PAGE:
Oklahoma Records Details and Resources

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Though Oklahoma required statewide registration of births and death from 1908, many counties did not comply until 1930. You may discover some county vital records from before 1930, but they are highly incomplete. To request births and deaths from the state, contact the Vital Records Section, Vital Records Service, State Department of Health, 1000 Northeast 10th Street, Oklahoma City, OK 73117

Marriage records began around 1890 for existing counties, and at the date of creation in counties established later. In the territorial years (1890-1907), many marriages were not recorded, and you will need to check county courthouses in Arkansas, Texas and Kansas as well.

Land records for whites who settled in the territory before 1889 (the year it became legal for whites to own land there) will be found in the Bureau of Indian Affairs in the land records for the Five Civilized Tribes nation from whom the individual leased the land.


In April 1889, the first “land run” offered people the opportunity to race to claim a surveyed section of land on a first-come basis. It is estimated that 50,000 people settled tracts the first day of the run. Additional land runs followed in September 1891, April 1892, September 1893, and May 1895. You can search homestead records through the Bureau of Land Management General Land Office Records website, which supplies you with a digitized image of the final patent and the information necessary to order the land case file from the National Archives. Later land records of transactions between individuals are found in county courthouses.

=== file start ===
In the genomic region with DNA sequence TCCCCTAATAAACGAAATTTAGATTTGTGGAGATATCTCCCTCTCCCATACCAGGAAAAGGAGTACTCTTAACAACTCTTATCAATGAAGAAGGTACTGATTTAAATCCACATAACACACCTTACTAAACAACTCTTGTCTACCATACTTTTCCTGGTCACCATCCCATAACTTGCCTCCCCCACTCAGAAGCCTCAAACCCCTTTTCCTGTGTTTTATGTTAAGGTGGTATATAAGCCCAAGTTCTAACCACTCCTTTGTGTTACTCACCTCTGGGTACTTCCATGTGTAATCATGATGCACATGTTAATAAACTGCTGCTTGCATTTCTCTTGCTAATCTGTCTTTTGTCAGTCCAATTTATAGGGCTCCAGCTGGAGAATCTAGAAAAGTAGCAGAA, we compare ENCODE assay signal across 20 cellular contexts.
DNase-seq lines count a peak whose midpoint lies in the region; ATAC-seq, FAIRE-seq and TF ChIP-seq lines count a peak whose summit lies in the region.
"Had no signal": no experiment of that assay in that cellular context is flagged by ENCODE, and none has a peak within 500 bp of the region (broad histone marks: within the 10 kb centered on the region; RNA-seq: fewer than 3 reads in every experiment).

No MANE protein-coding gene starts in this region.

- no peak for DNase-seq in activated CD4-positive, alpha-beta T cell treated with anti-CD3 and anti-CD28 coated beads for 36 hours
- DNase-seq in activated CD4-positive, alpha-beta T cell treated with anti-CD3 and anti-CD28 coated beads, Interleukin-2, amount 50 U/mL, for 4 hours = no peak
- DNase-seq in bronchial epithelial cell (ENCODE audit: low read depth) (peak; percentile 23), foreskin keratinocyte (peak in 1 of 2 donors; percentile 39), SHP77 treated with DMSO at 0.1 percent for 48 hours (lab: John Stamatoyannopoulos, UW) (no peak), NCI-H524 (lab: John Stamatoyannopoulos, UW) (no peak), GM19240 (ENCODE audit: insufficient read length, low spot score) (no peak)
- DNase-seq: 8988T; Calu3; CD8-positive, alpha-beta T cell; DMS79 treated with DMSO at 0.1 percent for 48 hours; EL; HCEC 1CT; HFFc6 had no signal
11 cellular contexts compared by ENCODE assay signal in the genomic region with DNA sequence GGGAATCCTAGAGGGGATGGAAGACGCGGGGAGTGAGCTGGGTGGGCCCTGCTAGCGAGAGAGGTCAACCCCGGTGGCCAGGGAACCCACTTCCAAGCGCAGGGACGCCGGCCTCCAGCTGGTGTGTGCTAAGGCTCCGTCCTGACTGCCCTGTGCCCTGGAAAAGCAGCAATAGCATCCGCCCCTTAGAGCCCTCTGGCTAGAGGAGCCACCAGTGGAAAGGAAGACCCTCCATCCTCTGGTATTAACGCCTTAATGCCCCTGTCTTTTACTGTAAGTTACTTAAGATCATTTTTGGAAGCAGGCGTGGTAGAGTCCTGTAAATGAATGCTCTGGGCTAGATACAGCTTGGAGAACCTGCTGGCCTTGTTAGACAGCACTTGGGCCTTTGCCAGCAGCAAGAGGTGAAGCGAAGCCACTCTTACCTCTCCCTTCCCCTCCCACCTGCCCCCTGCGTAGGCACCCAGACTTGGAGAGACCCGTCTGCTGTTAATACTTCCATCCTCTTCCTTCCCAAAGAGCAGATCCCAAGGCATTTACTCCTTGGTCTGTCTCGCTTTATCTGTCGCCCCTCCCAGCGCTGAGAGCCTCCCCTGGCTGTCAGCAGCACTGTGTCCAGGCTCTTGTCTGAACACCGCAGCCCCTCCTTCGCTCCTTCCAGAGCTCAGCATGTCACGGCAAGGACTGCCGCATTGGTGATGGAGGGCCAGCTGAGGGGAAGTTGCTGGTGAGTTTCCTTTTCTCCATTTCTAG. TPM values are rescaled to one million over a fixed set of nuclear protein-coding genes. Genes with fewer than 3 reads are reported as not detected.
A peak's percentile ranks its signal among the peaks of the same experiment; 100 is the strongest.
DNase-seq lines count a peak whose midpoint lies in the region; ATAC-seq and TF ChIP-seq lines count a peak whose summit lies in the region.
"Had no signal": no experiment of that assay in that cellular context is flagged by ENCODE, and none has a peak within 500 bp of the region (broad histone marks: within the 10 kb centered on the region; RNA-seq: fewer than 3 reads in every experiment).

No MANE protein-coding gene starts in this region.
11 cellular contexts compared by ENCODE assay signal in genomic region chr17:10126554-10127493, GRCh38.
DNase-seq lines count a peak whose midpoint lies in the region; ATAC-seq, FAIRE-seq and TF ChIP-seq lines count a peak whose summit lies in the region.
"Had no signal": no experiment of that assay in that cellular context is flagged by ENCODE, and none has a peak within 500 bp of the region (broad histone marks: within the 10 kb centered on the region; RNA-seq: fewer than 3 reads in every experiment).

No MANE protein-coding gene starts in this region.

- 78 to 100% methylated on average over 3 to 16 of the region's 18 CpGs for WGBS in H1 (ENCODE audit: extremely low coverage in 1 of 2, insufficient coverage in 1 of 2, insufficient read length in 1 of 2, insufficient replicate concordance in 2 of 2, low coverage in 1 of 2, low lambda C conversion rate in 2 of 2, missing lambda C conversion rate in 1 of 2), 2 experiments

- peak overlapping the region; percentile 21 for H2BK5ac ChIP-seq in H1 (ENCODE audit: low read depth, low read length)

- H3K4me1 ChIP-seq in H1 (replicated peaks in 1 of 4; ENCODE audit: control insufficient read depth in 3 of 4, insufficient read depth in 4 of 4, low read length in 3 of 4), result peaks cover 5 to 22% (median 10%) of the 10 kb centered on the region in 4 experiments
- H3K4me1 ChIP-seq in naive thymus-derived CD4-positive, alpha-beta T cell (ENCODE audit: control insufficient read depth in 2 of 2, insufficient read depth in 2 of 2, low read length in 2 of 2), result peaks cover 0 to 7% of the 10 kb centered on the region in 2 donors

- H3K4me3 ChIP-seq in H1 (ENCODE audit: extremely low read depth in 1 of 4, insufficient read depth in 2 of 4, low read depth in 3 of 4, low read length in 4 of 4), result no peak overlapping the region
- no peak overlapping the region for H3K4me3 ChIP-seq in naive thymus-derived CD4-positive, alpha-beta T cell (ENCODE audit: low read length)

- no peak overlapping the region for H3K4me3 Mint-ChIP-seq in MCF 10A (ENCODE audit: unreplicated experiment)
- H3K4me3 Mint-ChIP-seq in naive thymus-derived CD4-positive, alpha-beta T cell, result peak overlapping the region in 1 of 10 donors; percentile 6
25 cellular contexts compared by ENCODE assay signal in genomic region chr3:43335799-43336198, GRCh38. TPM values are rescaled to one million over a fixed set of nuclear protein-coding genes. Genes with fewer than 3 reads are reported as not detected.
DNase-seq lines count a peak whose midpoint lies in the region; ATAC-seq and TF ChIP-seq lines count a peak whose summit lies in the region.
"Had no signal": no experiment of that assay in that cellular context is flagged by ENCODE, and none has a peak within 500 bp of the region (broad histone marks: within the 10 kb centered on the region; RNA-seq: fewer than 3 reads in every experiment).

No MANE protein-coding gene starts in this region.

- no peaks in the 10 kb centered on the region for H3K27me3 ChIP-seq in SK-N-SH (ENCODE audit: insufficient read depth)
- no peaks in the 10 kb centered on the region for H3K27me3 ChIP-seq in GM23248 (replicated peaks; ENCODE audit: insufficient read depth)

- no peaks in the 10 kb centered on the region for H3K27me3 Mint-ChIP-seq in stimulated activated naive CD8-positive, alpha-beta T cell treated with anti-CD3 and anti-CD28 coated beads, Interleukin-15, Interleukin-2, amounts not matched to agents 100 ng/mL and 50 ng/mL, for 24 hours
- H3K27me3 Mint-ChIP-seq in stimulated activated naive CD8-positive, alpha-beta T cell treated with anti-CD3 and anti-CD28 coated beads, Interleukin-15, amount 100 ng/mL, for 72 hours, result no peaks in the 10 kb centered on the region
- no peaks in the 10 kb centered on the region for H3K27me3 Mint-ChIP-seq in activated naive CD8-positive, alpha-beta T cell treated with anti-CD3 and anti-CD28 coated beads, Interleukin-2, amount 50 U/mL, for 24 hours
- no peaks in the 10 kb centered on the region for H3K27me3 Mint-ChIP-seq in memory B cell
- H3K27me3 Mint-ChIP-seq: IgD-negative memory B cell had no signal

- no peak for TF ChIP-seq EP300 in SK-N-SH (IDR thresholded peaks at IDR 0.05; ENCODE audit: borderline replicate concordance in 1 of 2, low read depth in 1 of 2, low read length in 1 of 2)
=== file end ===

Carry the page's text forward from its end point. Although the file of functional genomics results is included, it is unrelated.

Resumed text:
When researching Native American ancestry in Oklahoma, it is important to know your ancestor’s tribe. Tribes were self-governing entities for years, though the US government did conduct censuses. Other records include land allotments, which required the applicant to prove Native American descent. The Dawes Commission was established in 1898 to enroll those Indian Territory residents in one of the five tribes. When the US government began to grant land after the governments of the Five Civilized Tribes dissolved in 1908, many whites were entitled to receive land because of intermarriage with Indians. Dawes Commission records were used to establish the right to receive land.



  • Choctaw Emigration Records, 2 vols., by Monty Olsen (Bryan County Heritage Association, 1990)
  • German-Russian Heritage, Steppes to America by the American Historical Society of Germans from Russia, Oklahoma Harvester Chapter (AHSGR, 1991)


  • Boundaries of Oklahoma edited by John W. Morris (Oklahoma Historical Society, 1980)
  • Containing Grants in Present States of Missouri, Arkansas and Oklahoma by Frances Terry Ingmire (F.T. Ingmire, 1984)
  • El Reno District 1901 Land Lottery: Index to Names of Homesteaders Filings by Julie Peterson Hinton and Louise F. Wilcox (J.P. Hinton, 1985)
  • Oklahoma Land Records (Oklahoma Historical Society)
  • The Oklahoma Land Rush of 1889 by Stan Hoig (Oklahoma Historical Society, 1984)


  • Boundaries of Oklahoma by John W. Morris (Oklahoma Historical Society, 1980)
  • A Gazetteer of Indian Territory by Henry A. Gannett (US Government Printing Office, 1905; Oklahoma Yesterday Publishing, 1980)